Unfortunately, most universities believe that efficiency savings mean piling on more administration work onto academics (as they are a sunk cost). However, they need to remember two things. Firstly, academics cost more than an administrator. Secondly, by making academics do more administration, the academics are then less able to devote time to their students.



    So what can students do?

    They need to ask questions of any University they are attending, or are thinking of attending. These should be:

    How much contact time will I get?
    How large are the class sizes?
    What is the teaching load of the academics?
    And perhaps most importantly is: How much of my fee is spent on the lecturer, on estates, on equipment and support, and on administration?

    Only when students start asking these questions will Universities have to start rethinking their policies.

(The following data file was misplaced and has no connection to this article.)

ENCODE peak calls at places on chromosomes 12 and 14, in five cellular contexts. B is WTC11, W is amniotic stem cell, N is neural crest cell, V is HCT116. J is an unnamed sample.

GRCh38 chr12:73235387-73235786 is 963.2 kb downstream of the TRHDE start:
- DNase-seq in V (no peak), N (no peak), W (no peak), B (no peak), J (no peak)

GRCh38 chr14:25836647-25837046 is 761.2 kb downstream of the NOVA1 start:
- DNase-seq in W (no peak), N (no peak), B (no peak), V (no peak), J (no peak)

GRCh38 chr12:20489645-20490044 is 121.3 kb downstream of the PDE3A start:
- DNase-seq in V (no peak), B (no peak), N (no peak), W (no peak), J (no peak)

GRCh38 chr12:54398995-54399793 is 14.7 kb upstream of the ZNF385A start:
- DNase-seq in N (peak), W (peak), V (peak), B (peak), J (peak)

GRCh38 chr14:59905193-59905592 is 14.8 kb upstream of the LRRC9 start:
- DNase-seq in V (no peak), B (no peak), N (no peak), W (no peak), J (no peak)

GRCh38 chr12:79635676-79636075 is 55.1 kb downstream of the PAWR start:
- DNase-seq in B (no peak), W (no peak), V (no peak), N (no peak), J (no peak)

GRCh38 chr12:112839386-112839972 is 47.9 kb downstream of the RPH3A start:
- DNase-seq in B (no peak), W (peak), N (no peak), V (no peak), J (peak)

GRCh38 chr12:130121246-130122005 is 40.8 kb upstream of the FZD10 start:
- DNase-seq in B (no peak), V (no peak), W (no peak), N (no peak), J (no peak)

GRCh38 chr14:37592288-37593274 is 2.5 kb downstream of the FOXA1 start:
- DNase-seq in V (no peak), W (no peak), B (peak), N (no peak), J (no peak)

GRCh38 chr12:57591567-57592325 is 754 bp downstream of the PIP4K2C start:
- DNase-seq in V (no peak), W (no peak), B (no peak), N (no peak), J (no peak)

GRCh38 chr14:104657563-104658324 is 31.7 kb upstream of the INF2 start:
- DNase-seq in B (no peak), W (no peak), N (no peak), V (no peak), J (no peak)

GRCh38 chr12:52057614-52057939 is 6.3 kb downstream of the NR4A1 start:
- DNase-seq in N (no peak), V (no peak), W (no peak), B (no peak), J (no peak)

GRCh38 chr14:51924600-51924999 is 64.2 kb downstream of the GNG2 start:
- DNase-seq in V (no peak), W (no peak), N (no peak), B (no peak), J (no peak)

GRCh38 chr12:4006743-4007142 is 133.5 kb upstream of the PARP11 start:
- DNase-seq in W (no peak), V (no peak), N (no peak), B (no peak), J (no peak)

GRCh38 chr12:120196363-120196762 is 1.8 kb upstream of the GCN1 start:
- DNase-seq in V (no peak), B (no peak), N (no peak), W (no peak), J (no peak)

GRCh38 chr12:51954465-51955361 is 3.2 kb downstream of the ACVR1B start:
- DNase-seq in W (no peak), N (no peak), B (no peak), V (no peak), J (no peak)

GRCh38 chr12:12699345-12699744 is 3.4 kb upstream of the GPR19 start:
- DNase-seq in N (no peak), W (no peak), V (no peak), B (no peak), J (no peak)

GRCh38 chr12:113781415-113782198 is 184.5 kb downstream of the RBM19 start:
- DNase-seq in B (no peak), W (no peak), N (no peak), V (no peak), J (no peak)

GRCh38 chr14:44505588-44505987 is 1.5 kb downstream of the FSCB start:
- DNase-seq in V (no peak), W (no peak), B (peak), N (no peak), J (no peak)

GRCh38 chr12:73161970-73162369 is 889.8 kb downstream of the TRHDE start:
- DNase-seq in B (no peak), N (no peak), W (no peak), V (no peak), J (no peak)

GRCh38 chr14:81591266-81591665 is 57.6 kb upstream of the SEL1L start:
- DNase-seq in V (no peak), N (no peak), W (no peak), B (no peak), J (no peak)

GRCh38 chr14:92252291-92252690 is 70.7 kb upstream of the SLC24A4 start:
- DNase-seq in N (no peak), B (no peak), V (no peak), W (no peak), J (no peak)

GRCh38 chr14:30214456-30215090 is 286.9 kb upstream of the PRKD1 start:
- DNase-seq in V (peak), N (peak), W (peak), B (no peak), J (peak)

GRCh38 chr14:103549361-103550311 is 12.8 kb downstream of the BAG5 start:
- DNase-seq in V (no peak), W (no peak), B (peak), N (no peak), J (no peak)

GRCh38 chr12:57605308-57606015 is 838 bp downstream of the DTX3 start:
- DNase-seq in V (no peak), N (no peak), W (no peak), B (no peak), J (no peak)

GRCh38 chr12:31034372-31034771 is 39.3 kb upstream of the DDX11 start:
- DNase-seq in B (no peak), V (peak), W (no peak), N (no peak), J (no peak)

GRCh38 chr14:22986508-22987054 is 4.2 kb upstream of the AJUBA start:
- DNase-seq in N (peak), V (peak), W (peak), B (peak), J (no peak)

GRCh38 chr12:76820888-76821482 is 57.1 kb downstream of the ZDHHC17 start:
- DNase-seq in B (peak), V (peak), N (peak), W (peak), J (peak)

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    Can you please summarise that into a couple of managable paragraphs
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    Basically, Universities want to charge more than is actually necessary, whilst at the same time cutting back on the time lecturers spend with students, and increasing class sizes.
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    (Original post by Bruno Thomas)
    Basically, Universities want to charge more than is actually necessary, whilst at the same time cutting back on the time lecturers spend with students, and increasing class sizes.
    Not entirely true though is it?

    My university wanted to increase teaching time and the class sizes are not that big on my course(s).